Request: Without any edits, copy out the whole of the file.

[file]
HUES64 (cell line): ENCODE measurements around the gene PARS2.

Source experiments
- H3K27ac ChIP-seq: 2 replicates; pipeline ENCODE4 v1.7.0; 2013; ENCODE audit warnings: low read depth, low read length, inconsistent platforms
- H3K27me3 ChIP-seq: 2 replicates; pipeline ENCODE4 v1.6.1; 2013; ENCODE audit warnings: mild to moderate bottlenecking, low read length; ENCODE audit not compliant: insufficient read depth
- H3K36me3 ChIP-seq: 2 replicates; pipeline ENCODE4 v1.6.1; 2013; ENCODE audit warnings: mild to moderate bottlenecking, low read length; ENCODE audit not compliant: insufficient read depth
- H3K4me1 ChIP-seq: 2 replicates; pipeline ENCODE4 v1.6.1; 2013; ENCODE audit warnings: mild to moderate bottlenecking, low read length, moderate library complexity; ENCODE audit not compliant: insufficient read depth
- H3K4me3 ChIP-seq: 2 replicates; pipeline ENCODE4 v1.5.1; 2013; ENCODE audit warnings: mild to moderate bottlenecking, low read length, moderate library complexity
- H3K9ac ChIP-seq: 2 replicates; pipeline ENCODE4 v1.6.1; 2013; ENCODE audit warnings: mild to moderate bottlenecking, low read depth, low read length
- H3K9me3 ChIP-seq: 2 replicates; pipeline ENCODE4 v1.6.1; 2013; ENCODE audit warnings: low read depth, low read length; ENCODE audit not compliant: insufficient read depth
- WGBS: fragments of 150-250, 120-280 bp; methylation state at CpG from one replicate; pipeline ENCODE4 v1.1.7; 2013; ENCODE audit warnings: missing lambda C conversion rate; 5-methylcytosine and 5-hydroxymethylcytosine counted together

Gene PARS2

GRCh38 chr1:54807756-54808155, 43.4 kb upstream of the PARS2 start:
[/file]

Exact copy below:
HUES64 (cell line): ENCODE measurements around the gene PARS2.

Source experiments
- H3K27ac ChIP-seq: 2 replicates; pipeline ENCODE4 v1.7.0; 2013; ENCODE audit warnings: low read depth, low read length, inconsistent platforms
- H3K27me3 ChIP-seq: 2 replicates; pipeline ENCODE4 v1.6.1; 2013; ENCODE audit warnings: mild to moderate bottlenecking, low read length; ENCODE audit not compliant: insufficient read depth
- H3K36me3 ChIP-seq: 2 replicates; pipeline ENCODE4 v1.6.1; 2013; ENCODE audit warnings: mild to moderate bottlenecking, low read length; ENCODE audit not compliant: insufficient read depth
- H3K4me1 ChIP-seq: 2 replicates; pipeline ENCODE4 v1.6.1; 2013; ENCODE audit warnings: mild to moderate bottlenecking, low read length, moderate library complexity; ENCODE audit not compliant: insufficient read depth
- H3K4me3 ChIP-seq: 2 replicates; pipeline ENCODE4 v1.5.1; 2013; ENCODE audit warnings: mild to moderate bottlenecking, low read length, moderate library complexity
- H3K9ac ChIP-seq: 2 replicates; pipeline ENCODE4 v1.6.1; 2013; ENCODE audit warnings: mild to moderate bottlenecking, low read depth, low read length
- H3K9me3 ChIP-seq: 2 replicates; pipeline ENCODE4 v1.6.1; 2013; ENCODE audit warnings: low read depth, low read length; ENCODE audit not compliant: insufficient read depth
- WGBS: fragments of 150-250, 120-280 bp; methylation state at CpG from one replicate; pipeline ENCODE4 v1.1.7; 2013; ENCODE audit warnings: missing lambda C conversion rate; 5-methylcytosine and 5-hydroxymethylcytosine counted together

Gene PARS2

GRCh38 chr1:54807756-54808155, 43.4 kb upstream of the PARS2 start: